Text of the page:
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acquaintance admiration affection allowed ancient answer appears character common continued conversation criticism death England English enjoyed equal expect expressed eyes father feel fortune four France French Gibbon give Greek hands happiness History honour hope ideas interest Italy j'ai knowledge labour Lady language Lausanne learning least less letter lively London Lord manners mean mind months nature never object observed opinion original Paris party passage passed perhaps person philosopher pleasure political possession present probably qu'il reason received respect Roman seems society sometimes soon spirit style success taste thing thought tion volume whole wish write
Page 190 - June, 1787, between the hours of eleven and twelve, that I wrote the last lines of the last page in a summer-house in my garden. After laying down my pen, I took several turns in a berceau, or covered walk of acacias, which commands a prospect of the country, the lake, and the mountains. The air was temperate, the sky was serene, the silver orb of the moon was reflected from the waters, and all nature was silent.
Page 11 - It will be proved to thy face that thou hast men about thee that usually talk of a noun and a verb and such abominable words as no Christian ear can endure to hear.
Page 94 - The discipline and evolutions of a modern battalion gave me a clearer notion of the phalanx and the legion ; and the captain of the Hampshire grenadiers (the reader may smile) has not been useless to the historian of the Roman empire.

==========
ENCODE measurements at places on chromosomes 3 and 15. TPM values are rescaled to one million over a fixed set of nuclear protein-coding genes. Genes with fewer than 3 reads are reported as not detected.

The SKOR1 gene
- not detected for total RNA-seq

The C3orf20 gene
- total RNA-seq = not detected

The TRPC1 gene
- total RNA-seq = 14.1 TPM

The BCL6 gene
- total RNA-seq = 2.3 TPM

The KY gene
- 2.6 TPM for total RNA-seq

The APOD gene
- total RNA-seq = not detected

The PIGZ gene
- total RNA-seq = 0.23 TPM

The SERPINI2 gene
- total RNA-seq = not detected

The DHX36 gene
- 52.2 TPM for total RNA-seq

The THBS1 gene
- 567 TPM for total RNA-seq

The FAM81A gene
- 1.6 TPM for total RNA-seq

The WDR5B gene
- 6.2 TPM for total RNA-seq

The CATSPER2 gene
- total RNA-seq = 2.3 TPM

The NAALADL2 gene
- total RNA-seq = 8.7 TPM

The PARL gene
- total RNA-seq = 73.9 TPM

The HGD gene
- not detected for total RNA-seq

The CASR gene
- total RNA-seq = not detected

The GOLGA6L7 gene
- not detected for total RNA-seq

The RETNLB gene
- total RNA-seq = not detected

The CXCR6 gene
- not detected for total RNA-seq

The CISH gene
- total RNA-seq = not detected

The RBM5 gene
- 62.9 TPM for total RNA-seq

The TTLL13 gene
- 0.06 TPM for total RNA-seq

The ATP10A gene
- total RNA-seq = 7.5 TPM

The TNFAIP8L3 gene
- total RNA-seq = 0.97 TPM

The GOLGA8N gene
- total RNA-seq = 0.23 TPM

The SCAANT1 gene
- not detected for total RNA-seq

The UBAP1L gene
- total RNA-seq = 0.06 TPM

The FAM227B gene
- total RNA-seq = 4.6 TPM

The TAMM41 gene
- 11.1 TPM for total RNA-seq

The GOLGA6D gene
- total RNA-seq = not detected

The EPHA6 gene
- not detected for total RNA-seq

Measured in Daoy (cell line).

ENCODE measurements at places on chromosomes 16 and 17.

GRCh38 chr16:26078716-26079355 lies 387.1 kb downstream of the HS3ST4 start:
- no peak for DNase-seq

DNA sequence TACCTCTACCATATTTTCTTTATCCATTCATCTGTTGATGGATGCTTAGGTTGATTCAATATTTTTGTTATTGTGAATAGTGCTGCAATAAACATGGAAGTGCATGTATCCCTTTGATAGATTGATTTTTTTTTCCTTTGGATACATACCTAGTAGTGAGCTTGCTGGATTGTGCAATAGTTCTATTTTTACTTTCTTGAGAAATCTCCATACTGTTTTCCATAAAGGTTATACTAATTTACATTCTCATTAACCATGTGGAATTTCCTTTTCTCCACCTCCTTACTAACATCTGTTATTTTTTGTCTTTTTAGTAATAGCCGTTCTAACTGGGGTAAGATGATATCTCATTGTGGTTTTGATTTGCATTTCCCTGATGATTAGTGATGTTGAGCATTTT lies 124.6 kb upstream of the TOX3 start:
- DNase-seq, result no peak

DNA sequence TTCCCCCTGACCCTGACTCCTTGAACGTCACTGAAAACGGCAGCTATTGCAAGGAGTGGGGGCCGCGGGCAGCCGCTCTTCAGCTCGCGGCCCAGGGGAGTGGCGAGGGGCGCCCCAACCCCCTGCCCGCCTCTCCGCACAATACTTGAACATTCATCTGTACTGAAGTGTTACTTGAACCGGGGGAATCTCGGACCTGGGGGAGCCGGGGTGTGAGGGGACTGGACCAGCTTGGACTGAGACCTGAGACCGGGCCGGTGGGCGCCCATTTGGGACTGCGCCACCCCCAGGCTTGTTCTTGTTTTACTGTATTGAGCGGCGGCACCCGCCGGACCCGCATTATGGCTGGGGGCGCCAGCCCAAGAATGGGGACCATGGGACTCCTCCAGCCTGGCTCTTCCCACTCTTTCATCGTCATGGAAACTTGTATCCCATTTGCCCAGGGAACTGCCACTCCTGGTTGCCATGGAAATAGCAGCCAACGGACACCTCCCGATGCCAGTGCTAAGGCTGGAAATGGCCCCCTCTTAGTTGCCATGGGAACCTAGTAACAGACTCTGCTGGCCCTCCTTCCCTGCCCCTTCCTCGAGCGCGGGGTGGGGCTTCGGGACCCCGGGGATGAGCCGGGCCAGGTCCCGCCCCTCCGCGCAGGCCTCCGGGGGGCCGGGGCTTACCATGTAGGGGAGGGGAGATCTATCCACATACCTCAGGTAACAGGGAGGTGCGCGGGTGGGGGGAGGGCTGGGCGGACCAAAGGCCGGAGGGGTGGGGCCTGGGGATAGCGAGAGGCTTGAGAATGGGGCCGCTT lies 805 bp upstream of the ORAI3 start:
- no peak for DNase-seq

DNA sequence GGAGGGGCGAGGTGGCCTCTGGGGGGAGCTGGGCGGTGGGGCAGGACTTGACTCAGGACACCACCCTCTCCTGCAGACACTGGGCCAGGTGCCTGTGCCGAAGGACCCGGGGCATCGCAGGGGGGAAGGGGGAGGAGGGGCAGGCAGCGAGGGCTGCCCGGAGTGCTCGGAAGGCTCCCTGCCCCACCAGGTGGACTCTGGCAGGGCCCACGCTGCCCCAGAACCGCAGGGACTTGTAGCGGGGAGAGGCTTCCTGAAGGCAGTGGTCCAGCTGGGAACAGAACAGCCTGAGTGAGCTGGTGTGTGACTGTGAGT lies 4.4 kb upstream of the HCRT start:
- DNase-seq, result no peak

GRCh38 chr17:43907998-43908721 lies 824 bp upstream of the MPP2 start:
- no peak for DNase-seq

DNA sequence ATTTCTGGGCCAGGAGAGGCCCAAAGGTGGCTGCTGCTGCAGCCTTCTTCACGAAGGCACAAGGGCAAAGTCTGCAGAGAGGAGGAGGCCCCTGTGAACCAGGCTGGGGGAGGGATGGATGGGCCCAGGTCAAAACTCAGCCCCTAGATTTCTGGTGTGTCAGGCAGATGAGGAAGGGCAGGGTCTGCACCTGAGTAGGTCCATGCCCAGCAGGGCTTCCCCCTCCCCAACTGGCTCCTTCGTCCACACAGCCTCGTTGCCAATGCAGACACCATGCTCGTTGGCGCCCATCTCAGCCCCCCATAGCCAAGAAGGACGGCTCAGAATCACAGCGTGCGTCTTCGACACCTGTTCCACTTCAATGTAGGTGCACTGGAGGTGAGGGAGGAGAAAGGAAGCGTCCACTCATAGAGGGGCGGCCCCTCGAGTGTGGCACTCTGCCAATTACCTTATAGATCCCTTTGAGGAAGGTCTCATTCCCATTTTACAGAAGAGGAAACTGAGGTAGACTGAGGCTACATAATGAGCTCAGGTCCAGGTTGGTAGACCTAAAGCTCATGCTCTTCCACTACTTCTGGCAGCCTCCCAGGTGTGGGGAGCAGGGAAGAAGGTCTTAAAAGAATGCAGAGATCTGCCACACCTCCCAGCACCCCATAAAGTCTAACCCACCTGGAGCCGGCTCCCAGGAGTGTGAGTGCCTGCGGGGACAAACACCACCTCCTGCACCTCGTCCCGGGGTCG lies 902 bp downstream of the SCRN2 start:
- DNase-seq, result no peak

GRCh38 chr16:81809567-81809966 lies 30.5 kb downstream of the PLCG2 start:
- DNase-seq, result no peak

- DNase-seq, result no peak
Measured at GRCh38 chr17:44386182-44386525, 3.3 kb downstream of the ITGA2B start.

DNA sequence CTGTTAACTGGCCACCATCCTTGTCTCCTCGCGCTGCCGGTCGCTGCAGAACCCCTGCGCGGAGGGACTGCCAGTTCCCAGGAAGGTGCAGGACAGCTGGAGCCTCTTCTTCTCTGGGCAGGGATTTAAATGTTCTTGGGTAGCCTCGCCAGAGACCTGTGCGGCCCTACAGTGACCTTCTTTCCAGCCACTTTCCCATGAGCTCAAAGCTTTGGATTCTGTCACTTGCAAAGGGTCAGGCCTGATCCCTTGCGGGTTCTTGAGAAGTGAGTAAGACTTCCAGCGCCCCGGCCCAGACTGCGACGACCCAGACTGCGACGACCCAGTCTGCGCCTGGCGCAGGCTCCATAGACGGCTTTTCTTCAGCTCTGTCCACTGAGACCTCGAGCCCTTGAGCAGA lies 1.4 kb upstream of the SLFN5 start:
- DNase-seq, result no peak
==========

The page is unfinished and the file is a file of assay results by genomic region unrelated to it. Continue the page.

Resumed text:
Page 3 - ... latter, the Emperors of Germany and Kings of Spain, have threatened the liberty of the Old, and invaded the treasures of the New World. The successors of Charles the Fifth may disdain their brethren of England ; but the romance of Tom Jones, that exquisite picture of human manners, will outlive the palace of the Escurial and the imperial eagle of the house of Austria.
Page 67 - His declamation was fashioned to the pomp and cadence of the old stage ; and he expressed the enthusiasm of poetry, rather than the feelings of nature. My ardour, which soon became conspicuous, seldom failed of procuring me a ticket. The habits of pleasure fortified my taste for the French theatre, and that taste has perhaps abated my idolatry for the gigantic genius of Shakspeare, which is inculcated from our infancy as the first duty of an Englishman.
Page 196 - Well, if the use be mine, can it concern one, Whether the name belong to Pope or Vernon?
Page 68 - After a painful struggle I yielded to my fate: I sighed as a lover, I obeyed as a son; my wound was insensibly healed by time, absence, and the habits of a new life. My cure was accelerated by a faithful report of the tranquillity and cheerfulness of the lady herself, and my love subsided in friendship and esteem.
Page 115 - It was at Rome, on the 15th of October 1764, as I sat musing amidst the ruins of the Capitol, while the bare-footed friars were singing vespers in the temple of Jupiter', that the idea of writing the decline and fall of the city first started to my mind.
Page 40 - I was admitted to the society of the fellows, and fondly expected that some questions of literature would be the amusing and instructive topics of their discourse. Their conversation stagnated in a round of college business, Tory politics, personal anecdotes, and private scandal: their dull and deep potations excused the brisk intemperance of youth ; and their constitutional toasts were not expressive of the most lively loyalty for the house of Hanover.